“Southern Comforts” -- Square One Theatre, Stratford

--Irene Backalenick

Hurrah for “Southern Comforts,” now playing at Square One Theatre under the direction of Artistic Director Tom Holehan. Indeed, “Southern Comforts” are southern, northern, everyone’s comforts! This charming romantic comedy depicts a December romance, as a man and woman of a certain age go through meeting, mating, almost dis-mating, and ultimately finding true love in each other’s arms.

 

December romances have long served as a popular theme on the comedy circuit, creating all kinds of unlikely couples. This is not the case with playwright Kathleen Clark’s duo. She brings two very ordinary people to life, as they move through each stage of a relationship. At the same time, she skillfully weaves their past histories into their present realities. Each is a distinct -- and distinctly opposite -- personality. Gus, the man, is a gruff fellow, a man of few words, and his emotions (if indeed he has emotions) exist hidden far below the surface. Amanda, on the other hand, is forthright, outspoken -- and indeed feeling, with her emotions open for all to see.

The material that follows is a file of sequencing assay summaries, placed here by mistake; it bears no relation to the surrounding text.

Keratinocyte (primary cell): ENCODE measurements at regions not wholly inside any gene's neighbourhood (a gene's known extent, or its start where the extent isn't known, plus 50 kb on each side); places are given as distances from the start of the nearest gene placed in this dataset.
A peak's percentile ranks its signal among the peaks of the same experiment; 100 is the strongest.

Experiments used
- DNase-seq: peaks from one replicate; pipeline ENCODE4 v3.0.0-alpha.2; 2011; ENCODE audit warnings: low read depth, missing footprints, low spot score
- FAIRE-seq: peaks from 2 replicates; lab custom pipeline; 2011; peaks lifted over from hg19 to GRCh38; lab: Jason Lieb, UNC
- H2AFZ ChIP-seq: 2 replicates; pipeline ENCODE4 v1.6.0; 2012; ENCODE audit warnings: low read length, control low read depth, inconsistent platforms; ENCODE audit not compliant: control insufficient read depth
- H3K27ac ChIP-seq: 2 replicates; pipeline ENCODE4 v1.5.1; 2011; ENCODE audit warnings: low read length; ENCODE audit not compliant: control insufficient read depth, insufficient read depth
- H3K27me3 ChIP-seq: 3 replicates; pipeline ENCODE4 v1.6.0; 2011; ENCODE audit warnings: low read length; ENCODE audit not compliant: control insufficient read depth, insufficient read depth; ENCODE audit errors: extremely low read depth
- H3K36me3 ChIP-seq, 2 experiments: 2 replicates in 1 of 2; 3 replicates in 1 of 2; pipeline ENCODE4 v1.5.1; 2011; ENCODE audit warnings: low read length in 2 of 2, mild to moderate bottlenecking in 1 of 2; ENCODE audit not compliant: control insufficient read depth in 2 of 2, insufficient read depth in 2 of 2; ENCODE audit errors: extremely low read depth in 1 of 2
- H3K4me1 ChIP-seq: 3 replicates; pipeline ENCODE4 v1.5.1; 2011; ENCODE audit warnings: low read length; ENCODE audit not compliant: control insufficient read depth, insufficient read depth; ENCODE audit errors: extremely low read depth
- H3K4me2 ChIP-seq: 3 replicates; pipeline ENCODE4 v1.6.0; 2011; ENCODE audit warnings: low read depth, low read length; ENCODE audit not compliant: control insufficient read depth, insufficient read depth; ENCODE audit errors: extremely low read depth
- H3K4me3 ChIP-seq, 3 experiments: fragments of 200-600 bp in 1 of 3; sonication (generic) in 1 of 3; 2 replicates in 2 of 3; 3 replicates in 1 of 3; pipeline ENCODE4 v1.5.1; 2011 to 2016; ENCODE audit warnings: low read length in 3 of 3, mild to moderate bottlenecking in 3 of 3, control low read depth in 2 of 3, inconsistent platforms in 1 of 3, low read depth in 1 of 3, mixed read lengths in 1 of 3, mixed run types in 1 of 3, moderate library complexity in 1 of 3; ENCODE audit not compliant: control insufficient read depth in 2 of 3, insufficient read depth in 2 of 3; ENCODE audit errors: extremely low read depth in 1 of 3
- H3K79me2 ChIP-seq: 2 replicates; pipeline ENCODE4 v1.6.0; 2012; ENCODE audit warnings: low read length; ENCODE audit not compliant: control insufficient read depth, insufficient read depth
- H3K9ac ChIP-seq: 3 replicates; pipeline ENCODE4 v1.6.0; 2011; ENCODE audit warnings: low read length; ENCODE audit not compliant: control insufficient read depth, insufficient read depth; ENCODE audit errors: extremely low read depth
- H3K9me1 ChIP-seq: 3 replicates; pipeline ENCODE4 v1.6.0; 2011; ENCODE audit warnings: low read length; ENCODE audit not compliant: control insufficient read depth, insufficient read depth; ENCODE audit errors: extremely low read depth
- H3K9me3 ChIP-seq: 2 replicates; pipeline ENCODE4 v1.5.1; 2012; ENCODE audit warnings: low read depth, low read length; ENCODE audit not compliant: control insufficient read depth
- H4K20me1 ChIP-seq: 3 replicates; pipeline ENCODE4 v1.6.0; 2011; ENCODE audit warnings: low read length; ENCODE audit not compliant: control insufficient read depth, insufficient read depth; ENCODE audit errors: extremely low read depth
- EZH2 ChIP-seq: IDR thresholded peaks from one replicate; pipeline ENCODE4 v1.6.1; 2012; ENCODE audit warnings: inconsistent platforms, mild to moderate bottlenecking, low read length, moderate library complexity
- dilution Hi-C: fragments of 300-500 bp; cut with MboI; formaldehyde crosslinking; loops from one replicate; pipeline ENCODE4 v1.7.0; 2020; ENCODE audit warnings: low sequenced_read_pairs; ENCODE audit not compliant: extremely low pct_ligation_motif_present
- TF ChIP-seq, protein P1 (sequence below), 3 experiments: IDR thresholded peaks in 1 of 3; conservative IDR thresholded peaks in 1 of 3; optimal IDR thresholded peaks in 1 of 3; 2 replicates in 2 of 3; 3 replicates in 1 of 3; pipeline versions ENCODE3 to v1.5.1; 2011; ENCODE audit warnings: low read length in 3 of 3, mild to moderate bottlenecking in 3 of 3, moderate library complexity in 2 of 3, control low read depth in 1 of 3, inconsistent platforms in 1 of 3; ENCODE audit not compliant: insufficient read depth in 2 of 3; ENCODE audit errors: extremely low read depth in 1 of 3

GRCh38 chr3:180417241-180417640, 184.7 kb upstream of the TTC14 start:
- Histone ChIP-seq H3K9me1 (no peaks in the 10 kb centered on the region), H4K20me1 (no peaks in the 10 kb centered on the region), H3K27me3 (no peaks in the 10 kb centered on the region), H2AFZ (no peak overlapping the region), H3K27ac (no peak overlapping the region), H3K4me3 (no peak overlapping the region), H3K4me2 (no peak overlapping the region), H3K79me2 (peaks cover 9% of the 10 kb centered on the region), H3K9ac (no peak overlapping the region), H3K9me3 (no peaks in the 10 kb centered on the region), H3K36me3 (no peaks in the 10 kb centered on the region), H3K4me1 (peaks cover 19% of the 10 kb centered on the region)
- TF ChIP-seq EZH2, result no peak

Such a two-character play could easily deteriorate into male/female stereotypes, but Clark never lets that happen. Her Gus and Amanda are believable, fully-fleshed. They meet cute, as they say, when Amanda (visiting her daughter in town) knocks at Gus’s door, collecting funds for her daughter’s church. A rainstorm erupts outside, keeping Amanda longer in Gus’s living room than she had planned to stay. They quickly discover that both love baseball and gardening, and gradually make further discoveries.

 

Fortunately for this Square One production, the play is ably performed by veteran actors Alice McMahon and Al Kulcsar under Holehan’s deft direction. The comedy and poignancy of their growing relationship delights the audience. Kulcsar creates a grumpy Gus who gradually softens and warms to Amanda’s attractions. McMahon, on the other hand, gives off a radiance combined with a forthrightness that appeals to both Gus and the audience.

 

Moreover, Holehan’s set works well, turning from Gus’s austere bachelor pad to a cozy (in fact, cluttered) living room. This calls for heavy furniture moving by the stage crew, but proceeds smoothly. In fact, everything in this production goes down like an ice cream soda.

 

In all, “Southern Comforts” is a delight -- just what theatergoers need to counteract today’s headlines and worldwide tribulations. Thank you, Holehan, McMahon, Kulcsar, Clark and all!

 

This review also appears on nytheaterscene.com

 

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